Those people who argue for deeper cuts forget that we did not get into this situation overnight and it will take time and a great deal of fairness and compassion to get out of it. These people forget that they were not on a different planet during the time of deficit spending. They voted and supported governments and benefited from the spending just like we all did.
We must now not take radical approaches but take a balanced approach that emphasizes building a framework for economic growth, restoring fiscal balance and creating jobs.
This budget pursues job creation, not in the old ways in which government provided the jobs, but in a way that produces the climate and provides business with the tools to create the jobs.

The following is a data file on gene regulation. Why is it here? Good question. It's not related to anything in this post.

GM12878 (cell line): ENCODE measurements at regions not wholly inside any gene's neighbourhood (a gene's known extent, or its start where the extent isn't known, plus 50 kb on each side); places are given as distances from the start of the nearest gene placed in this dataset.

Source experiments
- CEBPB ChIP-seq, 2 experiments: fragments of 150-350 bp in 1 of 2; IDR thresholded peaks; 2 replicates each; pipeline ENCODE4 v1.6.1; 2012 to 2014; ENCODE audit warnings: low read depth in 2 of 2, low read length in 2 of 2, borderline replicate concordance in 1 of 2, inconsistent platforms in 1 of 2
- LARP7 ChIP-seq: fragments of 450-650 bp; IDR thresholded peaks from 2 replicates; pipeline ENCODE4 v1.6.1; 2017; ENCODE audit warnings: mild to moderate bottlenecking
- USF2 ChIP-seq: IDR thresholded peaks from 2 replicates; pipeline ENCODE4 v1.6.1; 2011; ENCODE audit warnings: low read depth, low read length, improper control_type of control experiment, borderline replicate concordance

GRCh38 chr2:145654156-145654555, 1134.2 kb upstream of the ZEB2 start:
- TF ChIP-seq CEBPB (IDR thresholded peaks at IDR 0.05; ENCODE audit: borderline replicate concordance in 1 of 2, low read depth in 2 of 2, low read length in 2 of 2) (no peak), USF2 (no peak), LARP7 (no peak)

I also want to point out that the government wanted to invest in the infrastructure of this country, an investment that will enable Canada to stay competitive in this time of increased globalization. This will create approximately 50,000 to 60,000 jobs.
The minister has listened to Canadians who said that they wanted deficit reduction without tax increases. They wanted a beginning to policy reform without drastic cuts to programs for the most needy. They wanted job creation. They wanted a constant, systematic decline in the deficit. They wanted investment in R and D. They wanted economic renewal and revitalization, and they wanted a fair and more equitable tax system.
This is the budget we delivered and it is the one that I am proud to support.